Marine Surveyors' Liabilities

As a marine surveyor it may seem you are there to be shot at by just about everyone! Not only may those who have instructed you try and hold you liable if things go wrong but you may find that third parties claim to have suffered as a result of something you have done.

It is, perhaps, the unique position of a marine surveyor, as someone who will produce a report which may be seen and possibly relied upon by parties other than his original client, that has given rise to questions as to the extent of a surveyor's liabilities.

The purpose of this article is to examine briefly the extent of those liabilities and to give what we hope will be some obvious suggestions about how potential problems could be avoided.

The surveyor's duty

You will have been retained by your client either verbally over the telephone, or in writing, or a combination of the two. The written contract may just be an exchange of correspondence or something more detailed.

Whether the terms of the contract expressly say so or not there will be, implied in every contract, a term that the surveyor will carry out his work with the due skill and care of a competent surveyor in the circumstances of a particular case.

The circumstances which will be taken into account by the court will be the extent of the surveyor's instructions from his client. In other words, a court would look at what the surveyor had been asked to do. Oral evidence will often be important.

Whether the survey is a pre-purchase inspection of a vessel, an on or off-hire survey in relation to a charterparty, or a cargo survey, it is in the surveyor's interests to define for his clients, at the very outset, the precise extent of the work he is to undertake and specifically what matters are to be excluded. We have seen a number of disputes between a surveyor and his client as to the extent of the work that had been agreed to be carried out where the client's expectations invariably exceeded those of the surveyor! To avoid such difficulties we cannot emphasise enough the need to be specific about the extent of the work to be undertaken.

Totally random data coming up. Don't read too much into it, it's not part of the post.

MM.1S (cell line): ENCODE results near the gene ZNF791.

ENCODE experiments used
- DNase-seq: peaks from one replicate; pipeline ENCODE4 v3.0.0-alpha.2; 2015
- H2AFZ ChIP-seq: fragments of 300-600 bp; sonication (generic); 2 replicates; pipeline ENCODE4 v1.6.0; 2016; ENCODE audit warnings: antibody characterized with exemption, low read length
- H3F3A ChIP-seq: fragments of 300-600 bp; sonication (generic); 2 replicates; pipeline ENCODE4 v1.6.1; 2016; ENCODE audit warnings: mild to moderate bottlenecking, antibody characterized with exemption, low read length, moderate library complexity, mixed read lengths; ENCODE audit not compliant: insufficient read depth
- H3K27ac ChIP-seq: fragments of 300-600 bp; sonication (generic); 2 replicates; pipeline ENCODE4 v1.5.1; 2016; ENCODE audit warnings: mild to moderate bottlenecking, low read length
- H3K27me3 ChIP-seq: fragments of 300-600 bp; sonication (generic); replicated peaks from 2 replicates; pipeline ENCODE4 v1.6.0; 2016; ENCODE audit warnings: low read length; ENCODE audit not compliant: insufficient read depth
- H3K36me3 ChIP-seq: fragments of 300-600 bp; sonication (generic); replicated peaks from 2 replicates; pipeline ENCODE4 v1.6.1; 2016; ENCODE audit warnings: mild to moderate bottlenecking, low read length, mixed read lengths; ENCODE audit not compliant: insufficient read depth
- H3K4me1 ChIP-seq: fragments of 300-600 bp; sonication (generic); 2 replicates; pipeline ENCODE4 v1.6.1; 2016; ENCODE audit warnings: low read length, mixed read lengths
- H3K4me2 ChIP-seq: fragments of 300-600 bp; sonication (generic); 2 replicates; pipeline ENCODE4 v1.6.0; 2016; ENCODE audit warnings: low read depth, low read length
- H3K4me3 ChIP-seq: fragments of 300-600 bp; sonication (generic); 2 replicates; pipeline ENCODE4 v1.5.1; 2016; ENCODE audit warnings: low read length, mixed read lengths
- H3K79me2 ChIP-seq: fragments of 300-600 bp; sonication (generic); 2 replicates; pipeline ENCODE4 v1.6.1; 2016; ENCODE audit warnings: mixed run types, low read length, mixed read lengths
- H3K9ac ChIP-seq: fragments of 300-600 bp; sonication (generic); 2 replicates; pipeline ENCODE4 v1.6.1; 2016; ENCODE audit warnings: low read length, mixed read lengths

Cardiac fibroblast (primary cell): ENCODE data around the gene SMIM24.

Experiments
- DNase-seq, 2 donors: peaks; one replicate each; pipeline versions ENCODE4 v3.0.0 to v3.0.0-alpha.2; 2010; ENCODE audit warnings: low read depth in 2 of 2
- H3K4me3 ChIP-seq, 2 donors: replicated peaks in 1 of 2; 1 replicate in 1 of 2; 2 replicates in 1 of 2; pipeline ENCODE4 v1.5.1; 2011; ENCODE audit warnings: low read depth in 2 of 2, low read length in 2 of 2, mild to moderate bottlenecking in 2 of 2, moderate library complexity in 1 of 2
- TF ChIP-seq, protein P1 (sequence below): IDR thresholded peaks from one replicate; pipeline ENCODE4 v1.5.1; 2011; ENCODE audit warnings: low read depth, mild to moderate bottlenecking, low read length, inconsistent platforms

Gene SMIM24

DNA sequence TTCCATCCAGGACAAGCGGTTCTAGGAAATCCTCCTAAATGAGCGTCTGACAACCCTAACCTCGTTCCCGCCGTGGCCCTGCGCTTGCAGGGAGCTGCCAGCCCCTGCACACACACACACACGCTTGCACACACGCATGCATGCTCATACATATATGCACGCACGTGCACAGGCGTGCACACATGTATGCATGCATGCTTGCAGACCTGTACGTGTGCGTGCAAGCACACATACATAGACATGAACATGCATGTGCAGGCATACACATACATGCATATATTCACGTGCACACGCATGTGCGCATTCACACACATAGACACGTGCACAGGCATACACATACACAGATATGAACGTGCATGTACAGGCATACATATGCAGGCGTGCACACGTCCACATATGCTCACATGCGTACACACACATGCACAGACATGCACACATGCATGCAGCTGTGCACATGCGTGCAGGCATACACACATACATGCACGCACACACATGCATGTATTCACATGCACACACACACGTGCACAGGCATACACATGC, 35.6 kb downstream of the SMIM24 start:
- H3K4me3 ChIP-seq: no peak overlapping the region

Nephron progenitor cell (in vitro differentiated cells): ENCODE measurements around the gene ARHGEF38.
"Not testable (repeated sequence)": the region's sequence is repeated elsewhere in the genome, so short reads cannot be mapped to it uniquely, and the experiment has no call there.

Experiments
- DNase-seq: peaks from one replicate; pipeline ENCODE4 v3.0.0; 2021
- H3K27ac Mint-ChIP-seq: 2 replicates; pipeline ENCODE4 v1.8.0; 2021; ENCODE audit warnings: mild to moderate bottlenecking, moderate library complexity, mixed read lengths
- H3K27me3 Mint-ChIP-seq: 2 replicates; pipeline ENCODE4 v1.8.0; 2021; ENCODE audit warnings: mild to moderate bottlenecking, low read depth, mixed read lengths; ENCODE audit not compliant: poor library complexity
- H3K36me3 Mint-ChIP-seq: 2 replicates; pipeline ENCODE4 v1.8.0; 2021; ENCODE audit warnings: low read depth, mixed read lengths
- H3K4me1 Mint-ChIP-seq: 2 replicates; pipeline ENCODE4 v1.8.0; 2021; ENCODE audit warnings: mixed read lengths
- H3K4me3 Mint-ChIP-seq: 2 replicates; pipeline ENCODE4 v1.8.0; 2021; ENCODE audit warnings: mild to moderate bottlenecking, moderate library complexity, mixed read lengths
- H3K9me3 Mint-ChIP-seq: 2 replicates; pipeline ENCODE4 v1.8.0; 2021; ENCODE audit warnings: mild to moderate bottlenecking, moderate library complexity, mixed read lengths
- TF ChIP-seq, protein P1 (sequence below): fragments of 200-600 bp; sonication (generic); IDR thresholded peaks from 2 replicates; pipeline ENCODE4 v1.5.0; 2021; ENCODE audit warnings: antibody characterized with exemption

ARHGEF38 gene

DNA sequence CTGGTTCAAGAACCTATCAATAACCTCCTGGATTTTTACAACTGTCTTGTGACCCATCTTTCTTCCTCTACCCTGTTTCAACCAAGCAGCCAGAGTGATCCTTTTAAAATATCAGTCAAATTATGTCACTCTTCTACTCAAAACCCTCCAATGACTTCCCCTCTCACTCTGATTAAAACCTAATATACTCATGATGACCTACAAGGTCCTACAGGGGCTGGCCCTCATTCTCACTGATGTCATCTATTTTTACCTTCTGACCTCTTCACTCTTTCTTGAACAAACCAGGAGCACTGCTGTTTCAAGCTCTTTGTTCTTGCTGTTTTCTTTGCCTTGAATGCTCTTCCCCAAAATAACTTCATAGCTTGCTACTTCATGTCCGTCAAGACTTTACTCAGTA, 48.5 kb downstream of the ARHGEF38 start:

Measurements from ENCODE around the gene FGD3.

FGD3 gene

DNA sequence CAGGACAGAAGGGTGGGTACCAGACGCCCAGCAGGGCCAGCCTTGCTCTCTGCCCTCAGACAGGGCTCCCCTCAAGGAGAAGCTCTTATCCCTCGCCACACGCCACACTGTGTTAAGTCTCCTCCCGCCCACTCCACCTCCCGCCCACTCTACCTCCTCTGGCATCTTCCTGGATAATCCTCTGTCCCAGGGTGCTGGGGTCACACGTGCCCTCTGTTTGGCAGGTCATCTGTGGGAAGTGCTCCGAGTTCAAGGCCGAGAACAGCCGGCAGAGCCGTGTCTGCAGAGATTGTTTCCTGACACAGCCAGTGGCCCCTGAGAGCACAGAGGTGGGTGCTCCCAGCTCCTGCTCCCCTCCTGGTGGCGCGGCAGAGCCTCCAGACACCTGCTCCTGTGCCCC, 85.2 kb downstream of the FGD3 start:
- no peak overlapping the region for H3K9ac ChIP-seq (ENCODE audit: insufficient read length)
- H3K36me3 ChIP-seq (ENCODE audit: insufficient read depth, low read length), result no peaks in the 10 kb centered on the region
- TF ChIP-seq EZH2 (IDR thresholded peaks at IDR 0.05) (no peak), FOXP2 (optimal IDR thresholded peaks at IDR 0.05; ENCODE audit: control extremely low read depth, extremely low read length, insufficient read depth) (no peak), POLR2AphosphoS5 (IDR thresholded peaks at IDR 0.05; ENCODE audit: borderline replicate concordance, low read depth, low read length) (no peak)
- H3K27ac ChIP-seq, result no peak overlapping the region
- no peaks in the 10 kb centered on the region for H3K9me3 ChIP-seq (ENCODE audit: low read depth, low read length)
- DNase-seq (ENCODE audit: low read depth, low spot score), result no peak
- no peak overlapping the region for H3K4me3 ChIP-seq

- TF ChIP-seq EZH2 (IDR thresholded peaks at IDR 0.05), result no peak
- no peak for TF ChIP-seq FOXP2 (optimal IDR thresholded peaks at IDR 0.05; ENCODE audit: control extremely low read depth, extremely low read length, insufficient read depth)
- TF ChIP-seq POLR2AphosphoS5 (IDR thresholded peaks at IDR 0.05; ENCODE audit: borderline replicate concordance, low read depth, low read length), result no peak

Quite apart from the duties the surveyor will owe under his contract with his client, he also owes him a duty of care under the law of tort. It is for this reason that many claims are framed in negligence as well as in breach of contract. The extent of the duty is the same as in the contract, namely to carry out the job with the reasonable skill and care of a competent surveyor in the circumstances of the case.

Although the duty is the same in both contract and tort, there is a legal difference when it comes to the question of a breach of those duties. There may be differences in damages where a claim is framed in contract rather than in negligence. The most significant difference is, that, under his contract, the surveyor owes the duty only to his client whereas a duty of care is not necessarily so confined. It is, therefore, important to see if the law allows the surveyor to be liable to someone other than his own client.

To whom is the duty of care in tort owed?

There is, of course, no question that the duty of care extends to the surveyor's client but, given that the duty is independent of a contractual relationship, need the surveyor fear attack from any other quarter?